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Understanding FAA Regulations for Beyond Visual Line of Sight (BVLOS) Drone Operations

In recent years, drones have become increasingly popular for both personal and commercial use. However, one area where their use has been limited is in beyond visual line of sight (BVLOS) operations, where the drone is not within the operator's direct line of sight. This type of operation poses unique safety and technical hurdles, and as a result, the Federal Aviation Administration (FAA) has strict regulations in place for it.


The FAA requires that all drone operators maintain a visual line of sight with their drones at all times. This means that the operator must be able to see the drone with their own eyes, use binoculars or use a first-person view (FPV) device to maintain visual contact. This limits pilot ability to fly jobs with features like long-distance line inspection or inaccessible terrain. However, these jobs that are difficult or near-impossible to fly while maintaining line of sight would become easily achievable if the drone could safely operate beyond the operator's line of sight.


In order to operate a drone beyond the line of visual sight, the FAA requires operators to obtain a Part 107 BVLOS Waiver. The process for obtaining a waiver can be complex and time-consuming, and it involves demonstrating that the proposed BVLOS operation can be conducted safely. This requires drone service providers to submit detailed plans and procedures, as well as data on their drones. The FAA then reviews the application and determines whether to grant the waiver. Easy, right?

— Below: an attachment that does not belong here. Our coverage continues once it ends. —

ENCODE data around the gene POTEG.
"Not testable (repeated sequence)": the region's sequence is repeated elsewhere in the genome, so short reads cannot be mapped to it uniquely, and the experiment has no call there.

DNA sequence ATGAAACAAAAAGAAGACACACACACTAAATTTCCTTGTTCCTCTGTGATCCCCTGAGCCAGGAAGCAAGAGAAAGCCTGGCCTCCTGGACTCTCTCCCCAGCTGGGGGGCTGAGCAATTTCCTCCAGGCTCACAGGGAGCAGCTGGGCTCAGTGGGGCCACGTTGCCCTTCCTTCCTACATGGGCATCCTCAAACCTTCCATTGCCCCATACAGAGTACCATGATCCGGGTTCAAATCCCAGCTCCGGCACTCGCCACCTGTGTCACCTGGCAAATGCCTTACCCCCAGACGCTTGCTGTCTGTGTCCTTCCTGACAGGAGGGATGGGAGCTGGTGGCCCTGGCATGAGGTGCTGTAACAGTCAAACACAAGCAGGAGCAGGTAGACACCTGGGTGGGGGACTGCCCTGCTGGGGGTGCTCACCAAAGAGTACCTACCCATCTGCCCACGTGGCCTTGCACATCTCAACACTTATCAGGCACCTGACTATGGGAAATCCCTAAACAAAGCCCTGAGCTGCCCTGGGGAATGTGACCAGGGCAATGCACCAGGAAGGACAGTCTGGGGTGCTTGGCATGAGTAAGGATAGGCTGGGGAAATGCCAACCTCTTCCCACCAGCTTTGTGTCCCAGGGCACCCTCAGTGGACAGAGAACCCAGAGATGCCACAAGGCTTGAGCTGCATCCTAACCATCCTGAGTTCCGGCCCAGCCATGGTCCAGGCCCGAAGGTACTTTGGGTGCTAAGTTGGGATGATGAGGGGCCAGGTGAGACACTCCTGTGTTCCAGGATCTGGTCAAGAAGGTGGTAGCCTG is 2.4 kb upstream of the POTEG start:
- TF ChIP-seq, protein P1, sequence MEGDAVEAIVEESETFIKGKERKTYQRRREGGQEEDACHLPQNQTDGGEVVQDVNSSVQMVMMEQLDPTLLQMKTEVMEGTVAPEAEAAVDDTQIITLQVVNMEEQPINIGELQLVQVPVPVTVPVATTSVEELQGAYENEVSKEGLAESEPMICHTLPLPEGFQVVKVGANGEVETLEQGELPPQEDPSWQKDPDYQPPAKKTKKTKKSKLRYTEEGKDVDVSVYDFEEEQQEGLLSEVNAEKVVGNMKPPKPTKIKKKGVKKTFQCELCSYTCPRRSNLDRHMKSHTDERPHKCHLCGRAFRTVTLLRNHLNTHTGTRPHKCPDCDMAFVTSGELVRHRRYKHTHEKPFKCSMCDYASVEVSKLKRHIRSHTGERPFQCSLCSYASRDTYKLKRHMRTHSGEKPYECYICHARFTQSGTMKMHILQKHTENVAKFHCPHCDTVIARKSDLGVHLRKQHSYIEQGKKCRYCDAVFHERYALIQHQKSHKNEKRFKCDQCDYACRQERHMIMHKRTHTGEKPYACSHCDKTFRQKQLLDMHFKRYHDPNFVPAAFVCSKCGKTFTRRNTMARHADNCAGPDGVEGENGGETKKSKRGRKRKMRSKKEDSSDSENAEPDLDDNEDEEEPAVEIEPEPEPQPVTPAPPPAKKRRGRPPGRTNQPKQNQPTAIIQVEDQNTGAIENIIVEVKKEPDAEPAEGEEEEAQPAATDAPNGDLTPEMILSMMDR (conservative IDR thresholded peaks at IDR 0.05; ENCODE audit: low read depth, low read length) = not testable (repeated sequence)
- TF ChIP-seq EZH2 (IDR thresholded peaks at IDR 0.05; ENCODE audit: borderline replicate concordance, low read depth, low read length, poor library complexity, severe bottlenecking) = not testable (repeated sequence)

Not so fast — obtaining a Part 107 BVLOS Waiver isn't a guarantee that the operation will be approved. The FAA will carefully consider the safety of the proposed operation and may impose additional restrictions or conditions on the waiver. For example, the FAA may require the operator to have a visual observer on hand to assist with maintaining situational awareness or to use certain technologies such as automatic dependent surveillance-broadcast (ADS-B) to track the drone's location.


drone operator flying drone
Robert Wilhite operates Alliance Engineering's ROCK R2A-mounted DJI M300.

Robert Wilhite, sUAS Director at Alpharetta, Georga-based Alliance Engineering + Planning, wanted to legally reach undeveloped terrain and larger job sites with his LiDAR drone beyond visual line of sight to perform a job easier and more efficiently. "Trying to keep the drone within line of sight is a constant challenge," Wilhite reported. "The amount of time it takes in the field to adhere to that is an uphill battle. I was motivated from a legal standpoint to make sure we were doing things correctly according to Part 107."


The Part 107 BVLOS Waiver application process is fairly intricate, but Wilhite and Alliance were able to obtain approval successfully. You can find the application and more information on the FAA's website here. "The BVLOS process takes months and — depending on the complexity of the project — can take up to a year," offered Wilhite.


"We partnered with a firm that has obtained a vast majority of the BVLOS applications that are currently approved," said Wilhite. "If I can create a partnership with those who have already done it, then that will dramatically reduce the amount of time it takes to write the waiver and get it submitted."

 

Go deeper: The ROCK Robotic team discusses the Part 107 BVLOS Waiver in depth with Robert Wilhite in this video interview.

 

At this point, the waivers that have been approved are all bound to a specific geographical area. Wilhite believes the BVLOS waiver will soon not be limited to a geographical area, except as it relates to controlled airspace. Alliance's second BVLOS waiver isn't based on specific geography, and Wilhite hopes the FAA will approve new BVLOS waivers by these new "non-geo" parameters. The FAA has strict regulations in place for BVLOS drone operations, and operators must obtain a waiver from the agency in order to conduct such operations. The process for obtaining a waiver can be complex and time-consuming, but the payoff of obtaining the BVLOS waiver to engineering and surveying firms is potentially massive.


 

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